“I’m very vocal and very committed to ensuring every day that the enforcement bureau focuses on consumer protection,” LeBlanc told AdExchanger. “It’s not an easy job.”
Whether he’ll still have that job come January is unlikely. Until then, he’s staying busy.
At any given time, the FCC has around 500 active cases. Every month, roughly 40 new cases come in the door and another 40 are adjudicated or settled. LeBlanc is usually working on at least 15 cases a day, from different states and in different stages of finalization. LeBlanc also oversees 24 field offices across the country.
AdExchanger caught up with LeBlanc in Washington, DC, to talk tech, Trump, tracking and telcos.
AdExchanger: An entity like Verizon is a telco, a content provider and now an ad tech aspirant. Platform companies fall under a lot of regulatory umbrellas. Who do they answer to?
TRAVIS LEBLANC: My response will not be particular to Verizon, but we’re seeing a lot of convergence of industries with the adoption of the internet. For many people, a traditional phone company is also their cable provider, television provider, paid-TV services provider, their internet service provider (ISP), maybe even their mobile phone provider.
When you have the convergence of historically regulated industries, there’s going to be some regulatory convergence as well. The good thing about having a federal system in the United States is that almost all of our companies are used to dealing with both federal and state governments.
There are a number of government actors, at both the federal and state levels, that may have jurisdiction over an entity. What’s important is that we have some amount of harmonization across the regulatory spectrum, so that the industry is not getting conflicting guidance from agencies.
What does Trump’s presidency mean for the FCC’s recently passed privacy rules?
I can’t answer that. The rules are on the books. They were published in the Federal Register [in early December]. It will be up to the next commission or Congress to determine whether they should be changed.
What are people misunderstanding about the FCC’s focus on ISPs as opposed to edge providers like Google? The FCC doesn’t have jurisdiction, but that doesn’t mean the edge providers don’t have access to a lot of user information.
The majority of the commission took the view that the position of ISPs in the ecosystem is different enough from edge providers to warrant having specific rules on the books governing the collection, use, sharing and notice around data.
Walmart knows what I do when I visit Walmart’s website, but when I’m on CNN’s website, Walmart probably doesn’t know. But my ISP sees all of that. And if it’s a mobile provider, they have access to my location, pretty much 24/7, if you assume that these are devices we have on us at all times.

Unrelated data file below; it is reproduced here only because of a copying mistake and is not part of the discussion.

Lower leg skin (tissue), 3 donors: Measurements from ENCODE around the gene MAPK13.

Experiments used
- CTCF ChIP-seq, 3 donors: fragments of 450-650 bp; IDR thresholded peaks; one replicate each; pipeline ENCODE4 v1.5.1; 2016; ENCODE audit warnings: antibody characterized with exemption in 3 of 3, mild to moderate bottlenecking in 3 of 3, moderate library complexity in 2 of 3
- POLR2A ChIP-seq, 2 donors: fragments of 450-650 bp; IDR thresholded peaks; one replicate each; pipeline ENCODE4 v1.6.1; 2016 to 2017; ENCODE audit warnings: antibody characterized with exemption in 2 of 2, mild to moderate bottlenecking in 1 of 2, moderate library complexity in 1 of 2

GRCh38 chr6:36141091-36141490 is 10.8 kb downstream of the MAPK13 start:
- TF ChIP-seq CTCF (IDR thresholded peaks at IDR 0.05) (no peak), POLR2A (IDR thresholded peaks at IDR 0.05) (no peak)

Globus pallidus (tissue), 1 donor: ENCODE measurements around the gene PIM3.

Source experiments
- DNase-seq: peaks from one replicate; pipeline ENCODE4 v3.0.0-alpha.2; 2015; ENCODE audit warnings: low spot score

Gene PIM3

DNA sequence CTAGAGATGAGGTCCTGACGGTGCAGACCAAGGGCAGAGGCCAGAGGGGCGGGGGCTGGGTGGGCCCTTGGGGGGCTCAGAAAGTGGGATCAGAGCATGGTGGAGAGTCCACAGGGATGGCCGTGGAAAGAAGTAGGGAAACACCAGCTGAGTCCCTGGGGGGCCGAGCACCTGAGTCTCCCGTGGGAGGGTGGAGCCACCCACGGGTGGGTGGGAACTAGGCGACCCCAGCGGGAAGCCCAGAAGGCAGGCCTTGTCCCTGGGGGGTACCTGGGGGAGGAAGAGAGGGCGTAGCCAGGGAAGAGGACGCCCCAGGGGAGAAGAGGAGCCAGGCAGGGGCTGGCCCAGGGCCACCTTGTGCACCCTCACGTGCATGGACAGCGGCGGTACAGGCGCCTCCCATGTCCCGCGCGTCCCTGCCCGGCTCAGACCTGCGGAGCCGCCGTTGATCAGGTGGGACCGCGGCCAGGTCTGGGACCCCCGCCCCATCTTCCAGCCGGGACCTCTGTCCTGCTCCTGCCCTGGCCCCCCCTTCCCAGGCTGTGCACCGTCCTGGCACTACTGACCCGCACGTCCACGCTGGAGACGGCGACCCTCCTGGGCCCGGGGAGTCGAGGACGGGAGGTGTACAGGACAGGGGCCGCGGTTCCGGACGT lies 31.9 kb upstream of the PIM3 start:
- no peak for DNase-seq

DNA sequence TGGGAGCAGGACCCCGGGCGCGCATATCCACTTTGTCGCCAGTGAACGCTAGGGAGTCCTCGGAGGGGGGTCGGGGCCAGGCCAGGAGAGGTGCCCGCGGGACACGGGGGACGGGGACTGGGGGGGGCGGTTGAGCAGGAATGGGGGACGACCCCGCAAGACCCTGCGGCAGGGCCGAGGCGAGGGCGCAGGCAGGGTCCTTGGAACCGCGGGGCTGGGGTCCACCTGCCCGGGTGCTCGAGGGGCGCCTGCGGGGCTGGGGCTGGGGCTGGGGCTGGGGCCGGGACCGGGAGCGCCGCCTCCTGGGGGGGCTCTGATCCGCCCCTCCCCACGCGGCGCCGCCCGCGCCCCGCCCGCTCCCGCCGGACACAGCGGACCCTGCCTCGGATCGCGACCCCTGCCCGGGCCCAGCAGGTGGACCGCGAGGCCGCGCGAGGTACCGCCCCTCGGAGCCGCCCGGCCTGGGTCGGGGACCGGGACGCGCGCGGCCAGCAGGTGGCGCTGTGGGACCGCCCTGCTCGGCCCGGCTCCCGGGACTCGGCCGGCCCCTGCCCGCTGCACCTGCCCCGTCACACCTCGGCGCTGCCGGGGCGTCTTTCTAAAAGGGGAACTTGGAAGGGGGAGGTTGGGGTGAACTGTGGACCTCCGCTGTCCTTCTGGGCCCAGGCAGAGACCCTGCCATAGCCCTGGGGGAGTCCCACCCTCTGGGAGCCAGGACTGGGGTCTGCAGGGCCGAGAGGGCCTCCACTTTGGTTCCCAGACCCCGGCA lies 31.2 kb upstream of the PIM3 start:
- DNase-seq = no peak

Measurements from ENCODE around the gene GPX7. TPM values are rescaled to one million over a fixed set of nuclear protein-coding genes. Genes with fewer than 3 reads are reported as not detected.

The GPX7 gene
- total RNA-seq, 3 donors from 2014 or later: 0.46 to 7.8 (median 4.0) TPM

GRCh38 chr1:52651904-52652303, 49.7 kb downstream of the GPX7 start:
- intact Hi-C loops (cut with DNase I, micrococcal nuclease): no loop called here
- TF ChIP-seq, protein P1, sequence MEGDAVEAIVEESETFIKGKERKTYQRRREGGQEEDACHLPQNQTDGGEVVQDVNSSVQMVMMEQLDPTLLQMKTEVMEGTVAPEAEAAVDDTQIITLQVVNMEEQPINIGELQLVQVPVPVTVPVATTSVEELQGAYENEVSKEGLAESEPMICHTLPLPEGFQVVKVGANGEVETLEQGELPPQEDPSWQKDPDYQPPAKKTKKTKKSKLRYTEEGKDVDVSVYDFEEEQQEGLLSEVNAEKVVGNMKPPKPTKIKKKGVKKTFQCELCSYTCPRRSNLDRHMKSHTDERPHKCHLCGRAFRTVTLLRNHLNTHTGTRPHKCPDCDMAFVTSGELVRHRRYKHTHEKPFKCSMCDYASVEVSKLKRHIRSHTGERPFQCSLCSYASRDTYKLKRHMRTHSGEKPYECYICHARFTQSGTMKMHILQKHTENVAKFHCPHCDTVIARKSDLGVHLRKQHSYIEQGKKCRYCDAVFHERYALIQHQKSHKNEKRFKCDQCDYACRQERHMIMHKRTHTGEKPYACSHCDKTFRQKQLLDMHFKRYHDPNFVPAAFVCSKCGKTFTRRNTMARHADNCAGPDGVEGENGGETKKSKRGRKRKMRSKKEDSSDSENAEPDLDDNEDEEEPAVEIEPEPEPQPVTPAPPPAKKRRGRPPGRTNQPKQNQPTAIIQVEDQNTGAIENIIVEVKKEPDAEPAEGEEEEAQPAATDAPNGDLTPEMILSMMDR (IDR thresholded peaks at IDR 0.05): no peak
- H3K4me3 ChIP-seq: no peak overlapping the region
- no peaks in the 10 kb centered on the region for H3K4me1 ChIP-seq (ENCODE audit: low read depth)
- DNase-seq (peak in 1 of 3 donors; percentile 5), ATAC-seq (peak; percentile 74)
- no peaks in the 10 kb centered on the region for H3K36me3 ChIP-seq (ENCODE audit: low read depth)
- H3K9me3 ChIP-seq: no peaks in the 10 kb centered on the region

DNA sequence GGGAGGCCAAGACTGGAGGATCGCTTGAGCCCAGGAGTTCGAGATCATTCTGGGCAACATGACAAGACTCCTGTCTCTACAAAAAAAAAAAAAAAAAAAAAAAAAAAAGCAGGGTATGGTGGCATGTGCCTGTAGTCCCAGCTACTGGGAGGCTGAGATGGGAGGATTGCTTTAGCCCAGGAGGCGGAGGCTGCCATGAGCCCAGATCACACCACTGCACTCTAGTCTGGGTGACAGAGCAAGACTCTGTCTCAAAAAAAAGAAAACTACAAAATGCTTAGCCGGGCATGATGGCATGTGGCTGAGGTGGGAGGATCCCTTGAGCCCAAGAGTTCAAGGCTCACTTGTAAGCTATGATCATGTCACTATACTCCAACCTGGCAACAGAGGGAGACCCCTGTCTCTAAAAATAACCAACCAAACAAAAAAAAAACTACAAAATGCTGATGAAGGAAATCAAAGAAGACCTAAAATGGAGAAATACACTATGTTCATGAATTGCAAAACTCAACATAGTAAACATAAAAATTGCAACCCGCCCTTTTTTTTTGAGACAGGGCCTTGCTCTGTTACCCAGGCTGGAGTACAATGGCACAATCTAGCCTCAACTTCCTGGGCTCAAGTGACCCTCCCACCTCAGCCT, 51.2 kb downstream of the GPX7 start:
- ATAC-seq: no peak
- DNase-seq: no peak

While the quantity of the data may be different, the access that an ISP has is fundamentally different from that of an edge provider.
You’ve said in the past that “privacy and innovation are not incompatible.” Can you expand on that?
Oftentimes, people think that the two have to be at odds, but it’s a false choice to say that you can either have innovation or you can have privacy. You can have both.
Privacy by design means that the fundamental principles of privacy protection are already built into the innovation. The mobile ecosystem, the internet, has developed to show that there are ways to notify consumers, to allow them to make choices about the data they share and the retention of that data. We’ve seen a thriving digital ecosystem evolve from that.
Earlier this year we did a case that shows we pay attention to that area, the settlement with Verizon in March over the use of its so-called supercookies. We were clearly aware that Verizon wanted to use these unique identifier headers (UIDH) to track their users’ traffic. They did this initially without informing any user that they were doing it. Unlike a normal cookie which you can delete, the UIDH is actually in the header. You can’t delete it. In fact, you probably wouldn’t even recognize it was there.
We entered a settlement with them that required they notify their users of the UIDH program and to make the program opt-in for sharing outside of Verizon. When we approach privacy protection, so often the issue we’re dealing with is about notice and choice. At the end of the day, we want to empower the consumer to make a decision about their personal data.
You’ve occupied the chief enforcer seat at the FCC for three years. Do you get to occupy it in the new administration?
The FCC is an independent agency. I serve at the pleasure of the Commission, but I’m appointed by the chairman. I was appointed by Chairman Wheeler. I can serve with relative certainty for so long as Chairman Wheeler is the chairman of the FCC. But after that, all bets are off.